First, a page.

Bishop Gregory J. Hartmayer of the Diocese of Savannah told congregants Saturday at the new St. Anne Catholic Church that two things would happen the following day.
“You’re going to come to the Mass you want to attend, and secondly, you will stake out your pew,” Hartmayer said during his homily, drawing laughter from the parishioners.
“But then comes Ash Wednesday, and that will mess it all up,” he added, to more laughter.
There was much more laughter and many smiles during the rite of dedication for the new, 26,000-square-foot, faded-brick, statue-filled church that brought out hundreds of parishioners and many area religious leaders on a chilly morning in Richmond Hill.
The Mass began at the nearby Mary-Martha Chapel — the structure built by Henry Ford in 1938 — where religious leaders, Knights of Columbus members and parishioners first gathered. The entire group proceeded to the new church, singing “Let Us Go Rejoicing” the entire way. The processional’s path went by the Holy Family Hall, which was built in 2004 and had been the home of Mass for the parish.
At the front of the new edifice, Hartmeyer received the front-door keys from a representative of R.W. Allen, that architect that built the facility. Hartmeyer then turned the keys over to Father Joseph Smith, St. Anne pastor, who unlocked the door to let everyone in.
The church, filled with natural light from its huge windows, quickly filled with the still-singing parishioners. The service began and featured more singing, Bible verses, prayers and sprinkling of holy water throughout. Also during the service, leaders anointed Chrism, a consecrated oil, to the altar and walls of the edifice.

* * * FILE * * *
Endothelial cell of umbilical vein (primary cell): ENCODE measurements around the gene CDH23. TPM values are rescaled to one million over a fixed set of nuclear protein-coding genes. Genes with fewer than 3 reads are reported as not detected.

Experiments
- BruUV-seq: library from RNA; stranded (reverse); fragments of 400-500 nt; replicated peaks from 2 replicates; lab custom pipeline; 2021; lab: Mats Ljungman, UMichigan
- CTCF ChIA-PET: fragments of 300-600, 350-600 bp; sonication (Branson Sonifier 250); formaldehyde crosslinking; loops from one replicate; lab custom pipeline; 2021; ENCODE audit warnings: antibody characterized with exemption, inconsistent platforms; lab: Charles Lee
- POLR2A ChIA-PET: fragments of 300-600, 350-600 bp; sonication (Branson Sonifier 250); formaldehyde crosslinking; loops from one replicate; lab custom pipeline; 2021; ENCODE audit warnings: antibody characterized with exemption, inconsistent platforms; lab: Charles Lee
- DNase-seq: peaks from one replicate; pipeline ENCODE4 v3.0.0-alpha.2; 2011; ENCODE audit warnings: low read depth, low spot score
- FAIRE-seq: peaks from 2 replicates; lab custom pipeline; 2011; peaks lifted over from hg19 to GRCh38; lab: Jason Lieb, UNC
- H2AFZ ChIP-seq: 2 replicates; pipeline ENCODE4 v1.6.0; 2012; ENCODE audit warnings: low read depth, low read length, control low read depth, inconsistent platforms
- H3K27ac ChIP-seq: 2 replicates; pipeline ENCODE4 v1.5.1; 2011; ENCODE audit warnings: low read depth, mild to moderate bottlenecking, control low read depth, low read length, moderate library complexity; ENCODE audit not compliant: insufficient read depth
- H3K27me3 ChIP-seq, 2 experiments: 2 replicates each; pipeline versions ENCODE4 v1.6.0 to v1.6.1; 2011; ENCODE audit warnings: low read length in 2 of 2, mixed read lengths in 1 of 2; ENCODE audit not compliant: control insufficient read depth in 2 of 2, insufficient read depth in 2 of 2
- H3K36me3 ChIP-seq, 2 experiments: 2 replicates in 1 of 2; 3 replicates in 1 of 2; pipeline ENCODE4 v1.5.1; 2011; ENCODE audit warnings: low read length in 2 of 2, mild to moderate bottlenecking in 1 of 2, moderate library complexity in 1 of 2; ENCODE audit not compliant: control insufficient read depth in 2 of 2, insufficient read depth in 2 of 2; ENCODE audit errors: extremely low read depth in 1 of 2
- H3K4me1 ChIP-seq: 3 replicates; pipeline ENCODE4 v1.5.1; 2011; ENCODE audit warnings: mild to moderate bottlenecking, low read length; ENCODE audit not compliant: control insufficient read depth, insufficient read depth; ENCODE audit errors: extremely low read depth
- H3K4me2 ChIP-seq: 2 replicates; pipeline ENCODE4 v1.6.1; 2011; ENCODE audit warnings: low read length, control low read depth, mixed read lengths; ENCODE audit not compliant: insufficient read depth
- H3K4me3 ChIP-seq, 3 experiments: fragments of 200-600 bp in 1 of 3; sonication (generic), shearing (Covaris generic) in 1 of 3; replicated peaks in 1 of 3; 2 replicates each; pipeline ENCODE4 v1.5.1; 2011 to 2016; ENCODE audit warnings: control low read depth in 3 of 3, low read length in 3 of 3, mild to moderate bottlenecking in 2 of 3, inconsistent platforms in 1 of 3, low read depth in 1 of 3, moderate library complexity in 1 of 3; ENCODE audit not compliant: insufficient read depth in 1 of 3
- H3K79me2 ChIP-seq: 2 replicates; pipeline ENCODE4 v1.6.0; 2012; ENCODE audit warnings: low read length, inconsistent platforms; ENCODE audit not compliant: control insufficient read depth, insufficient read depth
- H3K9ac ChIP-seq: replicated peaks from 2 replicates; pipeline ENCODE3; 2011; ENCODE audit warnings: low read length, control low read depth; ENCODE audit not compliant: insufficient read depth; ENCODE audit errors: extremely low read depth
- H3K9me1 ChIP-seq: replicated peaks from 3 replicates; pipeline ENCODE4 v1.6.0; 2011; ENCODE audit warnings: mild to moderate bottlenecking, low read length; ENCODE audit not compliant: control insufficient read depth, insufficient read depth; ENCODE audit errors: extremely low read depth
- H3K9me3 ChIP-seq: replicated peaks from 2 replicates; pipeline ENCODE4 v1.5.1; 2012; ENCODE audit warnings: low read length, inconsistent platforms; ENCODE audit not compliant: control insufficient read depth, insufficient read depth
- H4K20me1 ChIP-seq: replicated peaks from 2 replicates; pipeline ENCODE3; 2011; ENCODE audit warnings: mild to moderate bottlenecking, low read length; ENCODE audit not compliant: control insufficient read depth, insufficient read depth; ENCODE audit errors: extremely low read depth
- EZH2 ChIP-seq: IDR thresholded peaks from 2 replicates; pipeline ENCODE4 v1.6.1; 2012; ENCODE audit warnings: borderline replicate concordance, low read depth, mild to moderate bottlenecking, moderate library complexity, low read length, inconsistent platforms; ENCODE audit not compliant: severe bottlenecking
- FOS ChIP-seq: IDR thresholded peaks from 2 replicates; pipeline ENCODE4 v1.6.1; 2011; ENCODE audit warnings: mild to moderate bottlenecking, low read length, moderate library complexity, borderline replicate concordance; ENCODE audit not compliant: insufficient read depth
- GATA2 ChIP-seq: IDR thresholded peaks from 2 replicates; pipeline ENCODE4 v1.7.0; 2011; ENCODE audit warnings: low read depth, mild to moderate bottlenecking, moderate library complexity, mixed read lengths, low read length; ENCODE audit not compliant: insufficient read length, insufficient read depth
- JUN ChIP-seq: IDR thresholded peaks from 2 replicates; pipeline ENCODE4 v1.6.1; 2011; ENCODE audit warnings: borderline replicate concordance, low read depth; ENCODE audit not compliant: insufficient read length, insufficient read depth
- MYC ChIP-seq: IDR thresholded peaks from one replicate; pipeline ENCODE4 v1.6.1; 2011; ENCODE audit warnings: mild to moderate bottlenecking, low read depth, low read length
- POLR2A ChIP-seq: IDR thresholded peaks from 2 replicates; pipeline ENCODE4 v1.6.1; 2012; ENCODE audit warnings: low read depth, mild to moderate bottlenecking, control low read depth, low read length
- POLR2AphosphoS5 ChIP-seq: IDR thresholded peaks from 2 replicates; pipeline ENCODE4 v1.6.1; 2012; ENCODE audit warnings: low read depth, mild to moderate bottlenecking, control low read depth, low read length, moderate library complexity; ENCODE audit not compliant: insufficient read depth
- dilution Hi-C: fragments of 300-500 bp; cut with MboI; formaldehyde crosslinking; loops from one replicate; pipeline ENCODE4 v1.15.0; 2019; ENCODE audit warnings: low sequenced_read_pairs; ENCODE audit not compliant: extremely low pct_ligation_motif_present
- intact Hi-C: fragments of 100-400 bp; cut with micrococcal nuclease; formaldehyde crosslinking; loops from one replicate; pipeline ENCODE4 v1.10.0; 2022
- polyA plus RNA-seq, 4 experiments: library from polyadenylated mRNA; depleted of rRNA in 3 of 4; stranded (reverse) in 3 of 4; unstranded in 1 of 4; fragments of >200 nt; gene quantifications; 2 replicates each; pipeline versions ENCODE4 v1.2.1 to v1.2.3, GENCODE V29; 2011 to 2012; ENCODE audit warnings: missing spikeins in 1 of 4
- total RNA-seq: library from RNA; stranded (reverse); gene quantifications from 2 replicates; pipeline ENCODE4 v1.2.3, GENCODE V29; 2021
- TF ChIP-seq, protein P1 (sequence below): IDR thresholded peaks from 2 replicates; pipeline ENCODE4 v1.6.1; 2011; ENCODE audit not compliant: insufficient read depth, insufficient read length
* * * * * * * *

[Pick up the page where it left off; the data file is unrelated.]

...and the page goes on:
During his homily, Hartmayer went through much of the Catholic history of the Richmond Hill area. In the early 1950s, about 30 people from Richmond Hill went to Savannah for weekly Mass. In 1955, the Martha-Mary Chapel became the property of the Diocese of Savannah, and the community began with five families and “a handful of Catholic soldiers based in Hinesville,” Hartmayer said.
The bishop said the Richmond Hill Catholic community began to grow. Smith told the News in a previous interview that the St. Anne parish today has about 1,000 families covering 2,300 members.
Hartmayer also made a comparison to a young married couple who dream of owning and moving into their own home.
“Father Smith, you and the people of St. Anne must feel so happy and so proud and secure that you now have this place that you can call your own. No more kneepads, no more folding chairs,” he said.
During his address to the congregation, Smith thanked the many people who worked on the planning and gave and prayer of the church, saying that every effort “was greatly necessary and is greatly appreciated.”
“It’s a collaboration. It’s a constant collaboration — constant collaboration, working together, listening together and making people feel like this is theirs from the very beginning,” Smith said after the Mass.
Bishop Emeritus Kevin Boland said prior to the service that having a permanent place of worship is “the ultimate thing you look for when you establish a faith community,” and that the new St. Anne church is a great sign of growth in the diocese.
He also praised the structure itself.
“It’s beautiful, it’s absolutely magnificent,” Boland said. “It’s one of the finest churches in the diocese. The people can be very proud of what they’ve done.”